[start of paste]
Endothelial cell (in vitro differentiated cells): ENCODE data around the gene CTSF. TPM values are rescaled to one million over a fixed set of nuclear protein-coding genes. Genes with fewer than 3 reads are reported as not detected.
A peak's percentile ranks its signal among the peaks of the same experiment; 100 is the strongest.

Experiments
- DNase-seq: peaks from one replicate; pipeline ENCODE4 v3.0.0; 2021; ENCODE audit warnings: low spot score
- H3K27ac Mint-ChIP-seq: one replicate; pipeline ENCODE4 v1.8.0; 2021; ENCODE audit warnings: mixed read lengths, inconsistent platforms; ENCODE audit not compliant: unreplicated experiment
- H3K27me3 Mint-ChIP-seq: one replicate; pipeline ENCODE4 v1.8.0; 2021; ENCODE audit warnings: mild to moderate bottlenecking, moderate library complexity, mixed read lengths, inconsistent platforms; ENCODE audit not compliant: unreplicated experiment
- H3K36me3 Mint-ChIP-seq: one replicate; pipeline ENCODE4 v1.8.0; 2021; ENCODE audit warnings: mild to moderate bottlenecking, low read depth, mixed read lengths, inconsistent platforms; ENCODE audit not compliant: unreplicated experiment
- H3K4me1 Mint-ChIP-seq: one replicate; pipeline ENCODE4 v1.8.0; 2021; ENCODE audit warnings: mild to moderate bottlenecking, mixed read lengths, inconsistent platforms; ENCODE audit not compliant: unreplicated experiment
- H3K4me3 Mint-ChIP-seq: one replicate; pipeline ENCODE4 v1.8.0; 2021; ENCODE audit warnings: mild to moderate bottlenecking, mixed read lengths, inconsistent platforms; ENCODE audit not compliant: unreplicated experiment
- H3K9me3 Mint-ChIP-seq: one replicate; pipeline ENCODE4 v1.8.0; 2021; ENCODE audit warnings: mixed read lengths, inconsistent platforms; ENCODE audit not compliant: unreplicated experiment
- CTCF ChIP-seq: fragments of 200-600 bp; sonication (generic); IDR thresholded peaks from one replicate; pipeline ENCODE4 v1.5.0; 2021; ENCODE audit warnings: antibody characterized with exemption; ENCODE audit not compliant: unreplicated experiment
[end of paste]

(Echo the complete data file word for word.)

Endothelial cell (in vitro differentiated cells): ENCODE data around the gene CTSF. TPM values are rescaled to one million over a fixed set of nuclear protein-coding genes. Genes with fewer than 3 reads are reported as not detected.
A peak's percentile ranks its signal among the peaks of the same experiment; 100 is the strongest.

Experiments
- DNase-seq: peaks from one replicate; pipeline ENCODE4 v3.0.0; 2021; ENCODE audit warnings: low spot score
- H3K27ac Mint-ChIP-seq: one replicate; pipeline ENCODE4 v1.8.0; 2021; ENCODE audit warnings: mixed read lengths, inconsistent platforms; ENCODE audit not compliant: unreplicated experiment
- H3K27me3 Mint-ChIP-seq: one replicate; pipeline ENCODE4 v1.8.0; 2021; ENCODE audit warnings: mild to moderate bottlenecking, moderate library complexity, mixed read lengths, inconsistent platforms; ENCODE audit not compliant: unreplicated experiment
- H3K36me3 Mint-ChIP-seq: one replicate; pipeline ENCODE4 v1.8.0; 2021; ENCODE audit warnings: mild to moderate bottlenecking, low read depth, mixed read lengths, inconsistent platforms; ENCODE audit not compliant: unreplicated experiment
- H3K4me1 Mint-ChIP-seq: one replicate; pipeline ENCODE4 v1.8.0; 2021; ENCODE audit warnings: mild to moderate bottlenecking, mixed read lengths, inconsistent platforms; ENCODE audit not compliant: unreplicated experiment
- H3K4me3 Mint-ChIP-seq: one replicate; pipeline ENCODE4 v1.8.0; 2021; ENCODE audit warnings: mild to moderate bottlenecking, mixed read lengths, inconsistent platforms; ENCODE audit not compliant: unreplicated experiment
- H3K9me3 Mint-ChIP-seq: one replicate; pipeline ENCODE4 v1.8.0; 2021; ENCODE audit warnings: mixed read lengths, inconsistent platforms; ENCODE audit not compliant: unreplicated experiment
- CTCF ChIP-seq: fragments of 200-600 bp; sonication (generic); IDR thresholded peaks from one replicate; pipeline ENCODE4 v1.5.0; 2021; ENCODE audit warnings: antibody characterized with exemption; ENCODE audit not compliant: unreplicated experiment